NREGA, Food Bill can distort labour market

V Kumaraswamy | Updated on March 12, 2018

NREGA has triggered voluntary unemployment, and raised wages.

They would trigger voluntary unemployment and raise wages in farms and industry.

It appears that collectively we may not have learnt appropriate social or economic lessons from the National Rural Employment Guarantee Act (NREGA) operations.

One would have assumed that the NREGA recipients would adopt it as a supplementary employment opportunity, instead of giving up their regular occupation.

The government's infusion of Rs 70,000 crore through NREGA should have created an additional primary employment for about 2 crore people assuming Rs 35,000 (inclusive of wages, leakage, and material) per person. Given the low savings level in the rural areas — our national average household savings is 18-19 per cent and a lot less in rural areas — and hence a very high level of consumption, the income multiplier is very high.

Even if one assumes a much more sober employment multiplier of three, it should have created 6 crore jobs in the rural areas — capable of wiping out unemployment (and the associated problems such as hunger and malnutrition). But there is hardly any evidence of such a big-bang impact in the rural areas.

Instead, there is a far-greater-than-expected increase in absenteeism from regular employment — organised and unorganised — and consequent increase in wage levels in traditional vocations. Instead of working additional hours and enhancing incomes and climbing aspirational ladders, the rural recipients seem to have given up their regular occupation and chosen to be satisfied with their current levels of income and consumption.

Ignoring social dynamics

This unanticipated and counter-intuitive outcome of NREGA needs to be understood. It is an uphill task to change social behaviour and personal habits of people; even aspirations and desires seem to rigidify with advancing age. Leisure is not the privilege of the rich alone; even the poor fancy such pursuits.

Demand for products depends on aspirations and desires, availability and exposure to temptations, and peer pressure. Clearly, peer pressure among the rural poor is feeble to begin with, and the penetration level of many products in our rural areas, except for shampoos, soaps, toothpastes, mobile phones and sweetmeats, is very low. Desires have been marinated at very low levels for ages of poverty and under-nourishment. Most of the NREGA wages has hence invaded just food, causing high food inflation.

The current Food Bill does not seem to incorporate the lessons from these social dynamics — low aspirations resulting in substitution of employment instead of supplementing it, leading to rising wage levels in traditional occupations, and food inflation. The Food Bill might provide short-term succour, but in the long term both damage the system and stymie individual growth and eagerness to work.

Negative aspects

Let us assess some of the possible negative side-effects of the Food Bill.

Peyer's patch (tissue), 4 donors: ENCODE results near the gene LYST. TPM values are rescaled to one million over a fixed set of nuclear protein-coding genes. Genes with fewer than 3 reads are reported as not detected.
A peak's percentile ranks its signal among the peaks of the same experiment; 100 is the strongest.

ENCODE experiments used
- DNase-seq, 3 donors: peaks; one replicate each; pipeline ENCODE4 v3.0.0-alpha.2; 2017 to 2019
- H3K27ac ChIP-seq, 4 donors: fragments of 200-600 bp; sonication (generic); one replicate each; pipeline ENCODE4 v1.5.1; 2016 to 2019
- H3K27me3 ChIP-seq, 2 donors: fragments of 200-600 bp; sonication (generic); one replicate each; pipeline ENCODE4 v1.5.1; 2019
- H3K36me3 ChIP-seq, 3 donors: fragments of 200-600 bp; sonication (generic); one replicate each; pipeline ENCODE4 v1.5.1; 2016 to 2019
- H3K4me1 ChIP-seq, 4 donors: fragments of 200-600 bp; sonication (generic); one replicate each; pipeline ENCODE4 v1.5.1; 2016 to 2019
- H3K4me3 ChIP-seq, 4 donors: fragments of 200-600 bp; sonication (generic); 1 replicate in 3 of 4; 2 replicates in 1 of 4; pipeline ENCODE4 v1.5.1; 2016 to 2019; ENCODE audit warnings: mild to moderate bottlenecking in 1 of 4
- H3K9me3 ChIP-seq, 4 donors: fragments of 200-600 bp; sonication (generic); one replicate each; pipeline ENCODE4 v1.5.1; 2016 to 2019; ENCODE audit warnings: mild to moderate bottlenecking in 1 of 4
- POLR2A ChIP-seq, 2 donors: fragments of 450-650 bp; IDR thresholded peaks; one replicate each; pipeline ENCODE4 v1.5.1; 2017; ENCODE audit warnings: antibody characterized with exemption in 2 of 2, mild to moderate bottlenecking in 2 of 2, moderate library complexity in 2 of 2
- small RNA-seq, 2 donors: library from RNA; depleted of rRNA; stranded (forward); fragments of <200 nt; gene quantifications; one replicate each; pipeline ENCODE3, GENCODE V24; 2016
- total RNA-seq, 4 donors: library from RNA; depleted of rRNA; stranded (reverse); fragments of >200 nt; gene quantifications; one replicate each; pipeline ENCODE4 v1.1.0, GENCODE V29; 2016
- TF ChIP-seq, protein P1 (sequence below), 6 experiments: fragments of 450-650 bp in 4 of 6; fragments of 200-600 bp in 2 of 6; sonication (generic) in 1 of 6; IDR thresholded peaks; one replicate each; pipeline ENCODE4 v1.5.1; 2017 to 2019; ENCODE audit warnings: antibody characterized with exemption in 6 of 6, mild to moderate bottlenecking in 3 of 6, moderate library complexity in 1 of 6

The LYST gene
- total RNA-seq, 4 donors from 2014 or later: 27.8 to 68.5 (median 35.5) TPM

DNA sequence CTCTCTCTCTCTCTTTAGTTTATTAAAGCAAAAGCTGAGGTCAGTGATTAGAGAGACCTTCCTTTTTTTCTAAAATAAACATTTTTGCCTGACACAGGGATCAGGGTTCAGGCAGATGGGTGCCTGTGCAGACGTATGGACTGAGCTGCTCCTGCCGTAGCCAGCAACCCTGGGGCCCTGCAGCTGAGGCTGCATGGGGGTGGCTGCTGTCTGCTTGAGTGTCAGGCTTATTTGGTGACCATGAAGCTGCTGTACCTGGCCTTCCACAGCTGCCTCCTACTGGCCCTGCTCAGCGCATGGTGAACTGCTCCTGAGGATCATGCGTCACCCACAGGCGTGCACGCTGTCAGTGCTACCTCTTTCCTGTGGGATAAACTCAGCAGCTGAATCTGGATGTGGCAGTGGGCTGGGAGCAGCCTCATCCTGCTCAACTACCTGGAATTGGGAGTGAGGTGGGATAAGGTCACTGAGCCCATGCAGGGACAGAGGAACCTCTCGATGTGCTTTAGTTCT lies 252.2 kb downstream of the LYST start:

Firstly, if farm labour takes the benefits of food security and ‘shrinks' its work to a corresponding extent, we could have a steep increase in agrarian labour costs. Our agriculture, which is already ailing for want of public or private investments or research (the last significant breakthrough came about four decades ago), could hardly cope with a crisis on the key input — labour costs.

Secondly, if the labour takes NREGA and food subsidies and shrinks from other work, labour costs can go up steeply for rural industries which are, as it is, not that competitive. Rural industrialisation may receive a setback.

Thirdly, and perhaps the most dreadful, is the long-term consequence. Like aspirations, desires and lifestyle even lethargy and leisure can be hard-coded into personal DNA. Easy money from NREGA and Food Bill could easily lead to long-term lethargy in people, who are already used to unemployment, under-employment-induced work inertia and might get used to subsidies. Any development or poverty reduction depends in equal measure on individual desire and initiative, and external help and intervention. A Food-Bill type of initiative will blunt the effectiveness of future developmental initiatives.

Fourth, such large infusions into ‘aspiration trapped' markets can cause high food inflation.

Go for skill building

Social security to cover cyclical unemployment or temporary unemployment between jobs, like in the West, may be all right. But it may be an inappropriate medicine for solving chronic unemployment, which can be solved only with expansion of employment opportunities. A more beneficial approach would be skill-building leading to better productivity and lower ‘effective' labour costs.

Luckily India is woefully short — both quantitatively and qualitatively — in several social and economic services that only the Government can render, such as police, justice, traffic regulation, public administration, urban waste disposal, civic administration, among others. Just catching up with the world averages in such social services will create enough primary employment to largely address the unemployment and poverty issues. Fortunately not all government services require high prior education — more on-the-job training would improve the quality of services far better.

The author works as CFO of a paper company.

Published on January 25, 2012

Follow us on Telegram, Facebook, Twitter, Instagram, YouTube and Linkedin. You can also download our Android App or IOS App.

This article is closed for comments.
Please Email the Editor